Extracellular vesicles (EVs) are lipid-bound vesicles released from cells under physiological and pathological conditions. Basing on biogenesis, dimension, content and route of secretion, they can be classified into exosomes, microvesicles (MVs) and apoptotic bodies. EVs have a key role as bioactive mediators in intercellular communication, but they are also involved in other physiological processes like immune response, blood coagulation, and tissue repair. The interest in studying EVs has increased over the years due to their involvement in several diseases, such as cardiovascular diseases (CVDs), and their potential role as biomarkers in diagnosis, therapy, and in drug delivery system development. Nowadays, the improvement of mass spectrometry (MS)-based techniques allows the characterization of the EV protein composition to deeply understand their role in several diseases. In this review, a critical overview is provided on the EV's origin and physical properties, as well as their emerging functional role in both physiological and disease conditions, focusing attention on the role of exosomes in CVDs. The most important cardiac exosome proteomic studies will be discussed giving a qualitative and quantitative characterization of the exosomal proteins that could be used in future as new potential diagnostic markers or targets for specific therapies.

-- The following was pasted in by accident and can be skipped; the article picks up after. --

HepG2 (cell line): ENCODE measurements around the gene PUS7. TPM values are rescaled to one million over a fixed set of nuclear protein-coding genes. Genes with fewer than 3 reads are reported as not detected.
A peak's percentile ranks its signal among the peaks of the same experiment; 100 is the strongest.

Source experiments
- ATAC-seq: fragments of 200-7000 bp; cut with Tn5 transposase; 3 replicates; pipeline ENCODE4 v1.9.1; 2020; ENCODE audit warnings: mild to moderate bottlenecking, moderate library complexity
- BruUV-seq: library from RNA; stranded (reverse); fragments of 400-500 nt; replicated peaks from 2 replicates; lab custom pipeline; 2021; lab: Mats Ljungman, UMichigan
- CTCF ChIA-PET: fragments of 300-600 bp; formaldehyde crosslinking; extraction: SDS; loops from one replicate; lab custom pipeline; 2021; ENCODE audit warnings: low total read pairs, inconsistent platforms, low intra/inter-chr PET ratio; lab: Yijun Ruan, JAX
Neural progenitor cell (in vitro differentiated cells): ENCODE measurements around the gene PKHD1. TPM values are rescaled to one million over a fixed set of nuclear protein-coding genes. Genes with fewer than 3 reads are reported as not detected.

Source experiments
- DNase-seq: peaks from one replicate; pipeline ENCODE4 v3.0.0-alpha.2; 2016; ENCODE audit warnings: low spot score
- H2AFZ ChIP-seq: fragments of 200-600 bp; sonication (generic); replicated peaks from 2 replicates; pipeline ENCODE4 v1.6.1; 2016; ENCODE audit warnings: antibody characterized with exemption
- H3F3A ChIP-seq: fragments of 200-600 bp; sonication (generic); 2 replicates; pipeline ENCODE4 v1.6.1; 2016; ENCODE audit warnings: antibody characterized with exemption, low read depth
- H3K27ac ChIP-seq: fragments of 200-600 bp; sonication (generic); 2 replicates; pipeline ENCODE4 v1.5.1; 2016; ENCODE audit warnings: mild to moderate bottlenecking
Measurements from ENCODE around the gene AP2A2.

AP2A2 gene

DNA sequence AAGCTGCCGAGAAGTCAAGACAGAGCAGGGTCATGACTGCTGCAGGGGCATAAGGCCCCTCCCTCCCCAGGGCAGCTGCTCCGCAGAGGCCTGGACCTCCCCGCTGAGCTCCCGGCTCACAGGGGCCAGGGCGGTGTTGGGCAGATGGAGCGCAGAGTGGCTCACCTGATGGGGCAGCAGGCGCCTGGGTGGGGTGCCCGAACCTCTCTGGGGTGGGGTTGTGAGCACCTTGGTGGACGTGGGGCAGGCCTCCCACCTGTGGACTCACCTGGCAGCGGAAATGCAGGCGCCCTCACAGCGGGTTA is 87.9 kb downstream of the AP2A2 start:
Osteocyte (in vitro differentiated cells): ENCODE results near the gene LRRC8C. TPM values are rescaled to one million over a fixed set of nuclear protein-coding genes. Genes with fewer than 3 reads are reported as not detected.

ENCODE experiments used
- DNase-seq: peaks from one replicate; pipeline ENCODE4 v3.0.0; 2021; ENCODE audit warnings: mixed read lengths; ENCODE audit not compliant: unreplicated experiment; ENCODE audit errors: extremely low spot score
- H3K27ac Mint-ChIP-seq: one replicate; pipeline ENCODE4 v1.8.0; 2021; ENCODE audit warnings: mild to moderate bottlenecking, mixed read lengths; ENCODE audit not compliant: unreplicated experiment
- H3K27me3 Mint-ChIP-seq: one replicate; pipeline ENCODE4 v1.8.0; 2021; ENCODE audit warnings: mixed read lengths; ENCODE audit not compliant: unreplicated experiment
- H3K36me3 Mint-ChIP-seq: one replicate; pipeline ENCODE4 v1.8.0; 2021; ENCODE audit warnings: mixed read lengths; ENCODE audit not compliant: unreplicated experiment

Mallia A, Gianazza E, Zoanni B, Brioschi M, Barbieri SS, Banfi C. Proteomics of Extracellular Vesicles: Update on Their Composition, Biological Roles and Potential Use as Diagnostic Tools in Atherosclerotic Cardiovascular Diseases. Diagnostics (Basel) 2020 Oct 19;10(10):E843. doi: 10.3390/diagnostics10100843.